It was a happy day on the 5th when we began to cut the roquette for the first time. Our people wait for fresh green salad leaves from April to October and then for the ensuing 6 months we are usually able to provide some salad mix. Each cut  of the 2 long lines lasts for 1 week and so we needs to wait 4-5 days for regrowth.


Last year due to pressure from the side of the gaushala we allowed the cows to graze inside our new fenced area and as a result the tall and excellent grasses that were saved as horse fodder were trampled and enjoyed by our happy cows. This year we started to cut the grasses and to make phulis which basically means tying a bunch of cut grass with another  length of cut grass so that it can be lifted and carried to a storage area without falling apart. Our ladies started to cut on the 8th all along the  imli line and then later behind the main tubewell. All grass had been stored in the upali gaushala in the large storeroom there. The grass was cut a little green so that we can start feeding it to our 10 horses from around Holi.


We continued to enjoy daily toru juice this month daily at 11am and in this way were able to utilise the surplus from our field. It was a good source of green food and some of us felt the alkalising benefits after the 5 week stint once we got used to the taste.


During the 2nd week of November Jadan ashram hosted a wonderful yoga camp for some academics from different areas of Rajasthan and on the 10th and we did a tour of the gardens and some karma yoga which involved cutting back the line  of basil plants opposite the workshop and removing the leaves from the stems. The guests very much enjoyed the contact with nature and saw a slide show of the organic projects here and also purchased with great joy some products from our organic store. They are keen to return next year.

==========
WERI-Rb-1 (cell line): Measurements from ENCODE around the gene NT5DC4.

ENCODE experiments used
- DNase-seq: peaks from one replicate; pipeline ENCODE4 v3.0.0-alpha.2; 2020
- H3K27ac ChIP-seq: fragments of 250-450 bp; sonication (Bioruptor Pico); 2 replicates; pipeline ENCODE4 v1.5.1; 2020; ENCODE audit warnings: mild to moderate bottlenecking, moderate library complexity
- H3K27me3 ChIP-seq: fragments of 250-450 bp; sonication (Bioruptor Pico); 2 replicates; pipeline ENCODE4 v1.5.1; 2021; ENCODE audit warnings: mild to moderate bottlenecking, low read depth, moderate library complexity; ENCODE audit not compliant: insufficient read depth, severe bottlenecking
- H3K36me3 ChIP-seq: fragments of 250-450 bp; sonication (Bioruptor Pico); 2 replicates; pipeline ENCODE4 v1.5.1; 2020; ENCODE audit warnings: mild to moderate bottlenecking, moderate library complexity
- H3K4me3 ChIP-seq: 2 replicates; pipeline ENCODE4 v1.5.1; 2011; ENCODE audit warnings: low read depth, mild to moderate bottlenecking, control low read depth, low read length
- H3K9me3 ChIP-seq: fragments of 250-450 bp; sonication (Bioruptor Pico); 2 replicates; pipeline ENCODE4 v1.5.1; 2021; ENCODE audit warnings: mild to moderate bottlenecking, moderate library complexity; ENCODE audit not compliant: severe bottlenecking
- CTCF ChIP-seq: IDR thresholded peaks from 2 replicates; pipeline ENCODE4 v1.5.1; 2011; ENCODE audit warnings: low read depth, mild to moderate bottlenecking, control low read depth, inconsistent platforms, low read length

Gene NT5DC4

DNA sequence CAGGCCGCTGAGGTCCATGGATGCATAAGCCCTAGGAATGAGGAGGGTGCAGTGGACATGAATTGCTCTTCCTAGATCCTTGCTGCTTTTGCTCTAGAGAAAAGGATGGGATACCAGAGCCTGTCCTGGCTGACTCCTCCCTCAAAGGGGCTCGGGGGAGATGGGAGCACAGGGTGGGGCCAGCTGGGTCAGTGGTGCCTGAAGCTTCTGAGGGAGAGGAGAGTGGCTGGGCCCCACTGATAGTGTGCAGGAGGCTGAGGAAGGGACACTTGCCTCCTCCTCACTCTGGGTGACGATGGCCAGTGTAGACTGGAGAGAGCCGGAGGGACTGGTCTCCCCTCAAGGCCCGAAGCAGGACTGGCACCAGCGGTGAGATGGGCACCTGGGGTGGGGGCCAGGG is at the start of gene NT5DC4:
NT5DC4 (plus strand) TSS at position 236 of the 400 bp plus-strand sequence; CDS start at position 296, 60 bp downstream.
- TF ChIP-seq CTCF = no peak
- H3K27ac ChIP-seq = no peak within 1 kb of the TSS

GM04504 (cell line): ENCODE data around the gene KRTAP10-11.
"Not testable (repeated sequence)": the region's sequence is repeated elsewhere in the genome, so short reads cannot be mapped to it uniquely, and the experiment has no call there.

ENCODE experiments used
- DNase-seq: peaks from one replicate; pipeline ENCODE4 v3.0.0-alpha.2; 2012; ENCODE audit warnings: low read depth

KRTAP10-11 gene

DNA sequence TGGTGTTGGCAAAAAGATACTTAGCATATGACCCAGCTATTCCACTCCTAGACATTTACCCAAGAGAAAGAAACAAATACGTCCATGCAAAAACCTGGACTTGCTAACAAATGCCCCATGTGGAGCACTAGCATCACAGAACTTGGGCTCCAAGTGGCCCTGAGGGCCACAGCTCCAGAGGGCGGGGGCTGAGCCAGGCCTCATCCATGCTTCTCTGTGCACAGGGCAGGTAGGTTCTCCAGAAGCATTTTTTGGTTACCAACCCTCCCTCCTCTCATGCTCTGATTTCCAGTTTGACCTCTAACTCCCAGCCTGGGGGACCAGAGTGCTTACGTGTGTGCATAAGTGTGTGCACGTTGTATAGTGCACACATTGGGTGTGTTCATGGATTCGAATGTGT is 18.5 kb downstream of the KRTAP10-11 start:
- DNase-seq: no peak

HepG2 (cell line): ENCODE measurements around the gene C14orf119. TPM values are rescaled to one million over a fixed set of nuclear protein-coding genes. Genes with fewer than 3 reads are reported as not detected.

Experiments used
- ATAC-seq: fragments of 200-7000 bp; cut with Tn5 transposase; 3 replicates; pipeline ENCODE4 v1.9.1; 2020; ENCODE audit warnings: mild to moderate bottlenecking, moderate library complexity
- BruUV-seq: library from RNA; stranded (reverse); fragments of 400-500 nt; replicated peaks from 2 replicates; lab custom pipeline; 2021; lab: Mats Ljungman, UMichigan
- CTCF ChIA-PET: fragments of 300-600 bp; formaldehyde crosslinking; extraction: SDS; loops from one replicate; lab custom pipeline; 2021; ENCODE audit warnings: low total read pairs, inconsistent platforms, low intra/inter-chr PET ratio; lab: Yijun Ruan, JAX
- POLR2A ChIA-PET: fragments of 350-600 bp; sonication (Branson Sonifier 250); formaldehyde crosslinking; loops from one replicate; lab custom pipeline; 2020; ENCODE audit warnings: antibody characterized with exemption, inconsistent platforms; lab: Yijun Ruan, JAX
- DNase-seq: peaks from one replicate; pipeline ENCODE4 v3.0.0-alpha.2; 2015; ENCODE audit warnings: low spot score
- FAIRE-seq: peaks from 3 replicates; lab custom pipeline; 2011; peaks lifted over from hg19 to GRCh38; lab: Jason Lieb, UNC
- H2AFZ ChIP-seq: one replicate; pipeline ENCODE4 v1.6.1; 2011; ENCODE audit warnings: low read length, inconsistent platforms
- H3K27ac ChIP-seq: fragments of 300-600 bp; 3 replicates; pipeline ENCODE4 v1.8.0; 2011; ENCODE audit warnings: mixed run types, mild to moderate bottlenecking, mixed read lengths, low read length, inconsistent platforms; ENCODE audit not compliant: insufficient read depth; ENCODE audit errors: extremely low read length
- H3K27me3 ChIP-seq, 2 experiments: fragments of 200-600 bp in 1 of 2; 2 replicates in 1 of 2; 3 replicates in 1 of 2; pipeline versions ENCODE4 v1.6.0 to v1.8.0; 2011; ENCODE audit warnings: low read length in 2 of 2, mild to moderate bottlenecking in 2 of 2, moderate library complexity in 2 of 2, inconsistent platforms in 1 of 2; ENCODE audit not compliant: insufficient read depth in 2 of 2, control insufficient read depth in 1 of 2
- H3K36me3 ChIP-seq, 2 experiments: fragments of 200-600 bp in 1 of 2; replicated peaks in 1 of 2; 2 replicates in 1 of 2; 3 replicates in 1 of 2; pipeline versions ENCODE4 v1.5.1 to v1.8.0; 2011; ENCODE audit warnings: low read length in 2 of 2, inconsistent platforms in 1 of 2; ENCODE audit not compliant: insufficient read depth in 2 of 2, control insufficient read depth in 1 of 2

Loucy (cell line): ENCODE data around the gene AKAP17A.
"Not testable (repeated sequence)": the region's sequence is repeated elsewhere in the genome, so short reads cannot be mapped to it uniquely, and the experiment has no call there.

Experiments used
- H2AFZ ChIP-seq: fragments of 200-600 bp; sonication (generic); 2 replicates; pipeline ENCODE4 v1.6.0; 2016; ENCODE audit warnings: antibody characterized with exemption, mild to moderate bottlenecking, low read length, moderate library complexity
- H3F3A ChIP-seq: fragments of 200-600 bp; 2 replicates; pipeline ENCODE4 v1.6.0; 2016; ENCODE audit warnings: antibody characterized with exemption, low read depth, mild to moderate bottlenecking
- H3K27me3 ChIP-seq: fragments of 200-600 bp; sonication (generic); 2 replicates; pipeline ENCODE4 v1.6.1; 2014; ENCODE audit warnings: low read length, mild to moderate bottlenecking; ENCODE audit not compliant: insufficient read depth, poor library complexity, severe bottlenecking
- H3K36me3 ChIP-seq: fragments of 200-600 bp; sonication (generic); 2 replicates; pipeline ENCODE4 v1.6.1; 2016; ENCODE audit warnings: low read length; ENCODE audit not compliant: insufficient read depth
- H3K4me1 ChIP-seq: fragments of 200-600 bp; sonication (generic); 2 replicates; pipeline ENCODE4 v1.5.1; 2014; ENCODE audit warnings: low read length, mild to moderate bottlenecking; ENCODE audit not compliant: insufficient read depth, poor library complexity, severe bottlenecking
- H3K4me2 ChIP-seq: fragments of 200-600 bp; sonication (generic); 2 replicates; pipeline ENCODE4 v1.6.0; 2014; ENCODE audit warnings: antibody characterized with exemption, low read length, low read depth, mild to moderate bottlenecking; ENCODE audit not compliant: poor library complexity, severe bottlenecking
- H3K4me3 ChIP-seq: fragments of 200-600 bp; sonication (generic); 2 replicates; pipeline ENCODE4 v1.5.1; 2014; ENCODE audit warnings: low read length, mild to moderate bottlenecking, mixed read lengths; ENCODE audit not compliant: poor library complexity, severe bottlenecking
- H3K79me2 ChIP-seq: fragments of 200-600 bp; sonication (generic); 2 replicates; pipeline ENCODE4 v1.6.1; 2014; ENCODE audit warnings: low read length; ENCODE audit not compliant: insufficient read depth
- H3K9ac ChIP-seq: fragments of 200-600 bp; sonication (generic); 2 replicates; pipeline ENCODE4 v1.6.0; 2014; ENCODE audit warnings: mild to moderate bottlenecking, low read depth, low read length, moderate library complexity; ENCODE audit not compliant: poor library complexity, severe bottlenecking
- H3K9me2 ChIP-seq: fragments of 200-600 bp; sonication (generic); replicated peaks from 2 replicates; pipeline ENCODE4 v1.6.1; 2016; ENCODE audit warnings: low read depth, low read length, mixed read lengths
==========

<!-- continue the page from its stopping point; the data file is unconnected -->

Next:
The area from the bhakti sagar to the swastika on the other side of the Shiv Bagh fence line was pruned back on the 21st by one of the new men who were cleaning the Shiv Bagh grass. Deshi bor bushes were removed and some beleri/bouganvilleas branches and a large trolley was filled with cuttings. The work was way overdue. On the same day the bouganvilleas near the tin shed were pruned as well as some branches from the mowras.

On the 22nd we pruned the plants around the Shiv bagh and alone the fence on the east side and at the end of the month Colonel Sahib did the rest by himself.


The gate that used to lead from the kitchen path to the white house to the workshop has been welded shut for the last 10 years and because now we are developing seed beds in that area until Mangilalji's gate Puspa asked permission for it to be opened and immediately Swamiji said yes and that He had also been thinking that this would be a good idea. So this month Mangilalji made his plans and we are hoping that it will be ready by the time Swamiji comes on November 3rd.


On the 19th Puspa spent a happy day and fulfilled a long term desire to collect some small fruit trees from the local branch of C.A.Z.R.I. near Pali. She knew that some deshi fig and banana trees were there but had a very nice surprise to find a small and cheap plant nursery there and so also collected 20 papaya trees and two beautiul and ornamental cannas plants, some Indian lillies and a different variety of mint. The people running the research centre there also promised us some deshi rose cuttings and some Napier grass which they said is a very good fodder for horses. They gave us some free lye seeds which is a kind of mustard salad from NE India and this we planted in our salad line on the 29th.